In a recently concluded study by Knight Frank India, Mumbai showed maximum improvement in affordability since 2010. The report evaluates top eight markets of India, to assess the affordability of homes, and notes that affordability in other cities including National Capital Region (NCR) and IT Hubs of Bengaluru and Hyderabad have also seen an improvement.
Knight Frank’s proprietary Affordability Index examines the house price to income at a given period of time. Ideal affordability is identified at 4.5 times the average annual household income in a city. Except for Mumbai (7), NCR (5) and Hyderabad (5), all other the markets are below the 4.5 affordability benchmark. Mumbai, while still recording a high ratio of 7, has experienced the sharpest improvement since 2010.
Key findings of the report:
- Mumbai is India’s most expensive housing market but has seen the affordability of homes significantly increase in the last few years. It is now estimated that a house in Mumbai will cost approximately 7 times the annual household income against 11 times in 2010. This ratio has similarly come down to 5 times for the NCR and Hyderabad against 6 times in 2010.
- Bengaluru and Chennai have seen affordability levels improve with ratios coming down to 4 times in comparison to 6 and 5 times respectively since 2010.
- Kolkata, Ahmedabad and Pune have shown improved markets in terms of affordability since 2010 and apartment prices here stand at just 3 times of their average household incomes.
Shishir Baijal, Chairman and Managing Director, Knight Frank India, said, “Housing is one of the most persistent challenges faced by urban centres across the globe today. India, which is also faced with these challenges however is witnessing a gradual improvement in the area. A decline in average ticket size and focus on affordable housing have improved home affordability across the country to a large extent. The fact that affordability statistics have moved dramatically since 2010 explains why sales have finally improved in 2018.”
Shishir further added, “With a focus on creating housing for all by 2022 and to bring back the real demand for housing in the market, improving affordability will be imperative. We can expect a further strengthening of affordability in the near future as more affordable and mid ranged projects are undertaken by development companies.”
In addition to reducing prices, the report also notes that there is a decline in average size of residential units at launch in the period of study which has contributed to the growing affordability in the market. Markets of Mumbai (-25%), Pune (-24%) and Bengaluru (-18%) have seen sharp reduction average size of homes since 2010. Hyderabad (+4%) and Ahmedabad (+7%) are the only two markets that are offering larger homes. With annual sales reducing across all major markets, the shift towards making homes more affordable is visible.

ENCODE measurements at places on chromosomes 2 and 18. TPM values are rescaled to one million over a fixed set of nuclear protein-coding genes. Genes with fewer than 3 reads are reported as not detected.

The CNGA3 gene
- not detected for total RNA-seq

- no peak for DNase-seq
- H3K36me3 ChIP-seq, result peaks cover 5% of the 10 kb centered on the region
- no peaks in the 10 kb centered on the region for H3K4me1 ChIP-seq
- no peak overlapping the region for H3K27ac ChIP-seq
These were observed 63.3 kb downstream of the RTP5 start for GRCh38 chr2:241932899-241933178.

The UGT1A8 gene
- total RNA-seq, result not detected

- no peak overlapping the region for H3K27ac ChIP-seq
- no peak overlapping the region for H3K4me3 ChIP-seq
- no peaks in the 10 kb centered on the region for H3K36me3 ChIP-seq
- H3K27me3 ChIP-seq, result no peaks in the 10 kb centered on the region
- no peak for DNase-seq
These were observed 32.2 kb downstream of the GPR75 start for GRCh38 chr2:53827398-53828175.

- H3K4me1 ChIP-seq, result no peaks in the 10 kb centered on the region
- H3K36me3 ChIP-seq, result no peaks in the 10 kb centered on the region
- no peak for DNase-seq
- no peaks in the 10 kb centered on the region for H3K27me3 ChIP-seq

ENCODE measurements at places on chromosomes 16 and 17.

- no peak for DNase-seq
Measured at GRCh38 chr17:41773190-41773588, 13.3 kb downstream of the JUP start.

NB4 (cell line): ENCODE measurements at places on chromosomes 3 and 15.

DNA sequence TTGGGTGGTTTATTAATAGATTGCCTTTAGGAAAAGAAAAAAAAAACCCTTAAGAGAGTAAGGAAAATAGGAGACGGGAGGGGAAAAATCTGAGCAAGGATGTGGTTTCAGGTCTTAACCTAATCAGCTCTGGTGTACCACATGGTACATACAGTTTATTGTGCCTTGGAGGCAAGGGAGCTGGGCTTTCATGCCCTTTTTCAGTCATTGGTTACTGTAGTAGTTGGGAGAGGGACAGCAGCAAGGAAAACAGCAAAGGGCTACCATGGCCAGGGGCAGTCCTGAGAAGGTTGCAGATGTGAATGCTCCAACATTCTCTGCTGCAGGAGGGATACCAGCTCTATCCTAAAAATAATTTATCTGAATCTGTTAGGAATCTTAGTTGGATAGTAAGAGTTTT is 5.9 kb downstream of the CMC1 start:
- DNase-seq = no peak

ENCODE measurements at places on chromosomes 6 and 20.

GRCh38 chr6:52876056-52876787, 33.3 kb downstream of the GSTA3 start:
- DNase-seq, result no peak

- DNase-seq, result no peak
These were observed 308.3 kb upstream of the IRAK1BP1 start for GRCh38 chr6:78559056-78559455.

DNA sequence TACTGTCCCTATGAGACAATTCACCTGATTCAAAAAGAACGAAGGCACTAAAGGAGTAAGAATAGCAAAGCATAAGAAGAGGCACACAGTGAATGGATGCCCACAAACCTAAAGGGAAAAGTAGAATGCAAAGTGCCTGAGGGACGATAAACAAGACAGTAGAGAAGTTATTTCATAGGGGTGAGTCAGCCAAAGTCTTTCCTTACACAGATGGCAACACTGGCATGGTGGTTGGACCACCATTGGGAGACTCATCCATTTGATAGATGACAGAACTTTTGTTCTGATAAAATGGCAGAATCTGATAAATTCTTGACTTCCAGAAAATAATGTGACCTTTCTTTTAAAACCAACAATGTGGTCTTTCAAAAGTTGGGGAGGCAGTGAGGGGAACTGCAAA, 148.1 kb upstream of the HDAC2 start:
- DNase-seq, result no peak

Annual apartment sales peaked in 2011 and since recorded consistent year on year decline till 2017. This pushed up the unsold inventory levels forcing developers to re-strategies, especially over the past two years to entice the buyer and move inventory. The establishment of the RERA Regulator has further accentuated their need to stick to construction timelines and has further compelled developers to reduce prices to push sales. The strategy has reaped dividends as the market saw annual sales volumes finally grow over the previous year in 2018 for the first time in seven years.
Structural reforms have played a significant role such as Benami Transactions (Prohibition) Amendment Act, 2016 and demonetisation of high value currencies, along with Real Estate (Regulation and Development) Act (RERA), 2016 and Credit-Linked Subsidy Scheme (CLSS), the Pradhan Mantri Awas Yojana (PMAY), a scheme that aims to ensure 20 million affordable homes by 2022.
Separately, in a global report by Knight Frank - Urban Futures, Mumbai emerged as one of the most affordable cities amongst its global peers. Urban Futures evaluates 32 cities across the world to understand the difference between house prices and income and estimates the gap to be US$740 billion in 2018.